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Page touches lives with artistic strokes

Mary Page began having rather “weird” thoughts.

She couldn’t get them out of her head.

“All I could think about was that I needed to find a way to help people,” she said. “I knew that I didn’t have the money to help people that way. I just knew that I had this strong desire to do something for others.”

That was more than eight years ago. Today, Page is in the place where God has put her. It’s not a place where she would have imagined herself but it’s the place where she needs and wants to be.

“God hears your thoughts,” she said. “He has put me in a place where I can be of help to others and I’m so thankful that He gave me a talent and the desire to pass on what I have learned to others.”

Page teachers the painting classes at the Colley Senior Complex in Troy. But, her first association with the senior center was as an exhibitor.

“Someone had seen my paintings and told Mary Ann Casey, who was the Center director at that time,” Page said. “She called and invited me to do a show. After that, I was asked to teach painting part time and later that worked into fulltime.”

Page laughingly said she has not painted all of her life.

“Just the last 24 years,” she said. “When I was a kid, I liked to draw but it wasn’t until 1984 that I got seriously interested in painting. I was at an auction and saw several paintings. It struck me that painting was something I wanted to do. So, I bought the supplies and started painting.”

Page took four painting classes but almost everything that she knows about painting and drawing she learned from trial and error.

“My husband, Harry, was driving a truck so I had plenty of time to experiment,” she said. “I’d try this and I’d try that until I found something that worked.”

Page’s first paintings were of still-lifes, landscapes and flowers. Within three months of her first full-fledged attempt, Page had sold her first painting.

Before long, she had “developed” into an aircraft artist.

Her daughter was working at an area airport and Page was asked by the pilots to paint their airplanes.

“I would paint a resemblance of the pilots in the cockpit,” Page said. “I painted many, many planes and pilots.”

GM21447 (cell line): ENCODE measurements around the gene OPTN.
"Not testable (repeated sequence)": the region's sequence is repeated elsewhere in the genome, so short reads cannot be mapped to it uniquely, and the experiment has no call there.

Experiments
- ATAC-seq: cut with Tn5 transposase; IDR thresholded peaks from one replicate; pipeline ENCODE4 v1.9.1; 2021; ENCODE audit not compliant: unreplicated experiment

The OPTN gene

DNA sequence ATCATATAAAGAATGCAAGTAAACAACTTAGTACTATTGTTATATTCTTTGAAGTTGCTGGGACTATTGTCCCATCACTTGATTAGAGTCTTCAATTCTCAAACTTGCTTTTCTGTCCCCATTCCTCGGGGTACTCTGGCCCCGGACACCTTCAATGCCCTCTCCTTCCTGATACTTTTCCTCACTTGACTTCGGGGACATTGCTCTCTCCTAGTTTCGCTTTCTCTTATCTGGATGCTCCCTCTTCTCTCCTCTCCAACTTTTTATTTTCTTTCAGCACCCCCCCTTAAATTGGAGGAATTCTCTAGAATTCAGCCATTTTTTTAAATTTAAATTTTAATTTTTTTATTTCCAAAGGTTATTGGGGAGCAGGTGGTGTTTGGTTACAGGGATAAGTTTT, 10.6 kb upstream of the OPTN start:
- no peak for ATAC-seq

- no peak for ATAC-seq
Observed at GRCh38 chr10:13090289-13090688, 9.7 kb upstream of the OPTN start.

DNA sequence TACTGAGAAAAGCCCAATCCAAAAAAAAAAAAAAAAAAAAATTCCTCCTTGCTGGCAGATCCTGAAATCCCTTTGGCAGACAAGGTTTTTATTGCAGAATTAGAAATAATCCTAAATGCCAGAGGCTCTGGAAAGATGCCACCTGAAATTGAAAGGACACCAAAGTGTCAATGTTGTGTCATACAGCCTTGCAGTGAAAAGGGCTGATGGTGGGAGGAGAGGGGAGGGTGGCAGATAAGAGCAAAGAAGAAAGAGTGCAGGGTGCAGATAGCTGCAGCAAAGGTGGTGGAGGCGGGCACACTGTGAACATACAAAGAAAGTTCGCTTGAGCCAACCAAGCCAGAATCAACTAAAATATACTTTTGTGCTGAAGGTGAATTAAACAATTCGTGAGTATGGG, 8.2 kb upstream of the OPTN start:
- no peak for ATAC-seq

For 16 years, Page painted commissioned pieces and pieces to sell and some to keep.

She changed mediums from oil to acrylics and found that she liked working with acrylics much better.

As much as Page enjoyed painting “commercially,” she felt she needed something more in her life.

“God moved me to a place near a church and, when I found God, He led me to where I am today,” she said. “God has given me the ability to draw and to paint. He has given me the desire to use my talent to help others and He has provided the way and the place.”

The place is the Colley Senior Complex and, through Page’s painting classes, many seniors have either found a new interest in life or renewed a dormant interest.

“It’s good to see so many people get so much satisfaction from painting,” Page said. “Through art they get a lot of self-satisfaction and gain self-worth and self-confidence. It makes them feel better to do something that they didn’t know they could do. And, many of them make gifts of their paintings. They are proud to give them and their family members and friends are glad to receive them.”

The contributions that Page has made to those who frequent the Colley Senior Complex have not gone unnoticed nor unappreciated.

At 2 p.m. on Sunday, Oct. 11, the Colley Senior Complex Art Guild will host a reception in honor of Page and to open the Mary Page Art Exhibition at Studio 713 (Colley Complex annex). The exhibition will include the work of many of Page’s students as well as the work of local artists.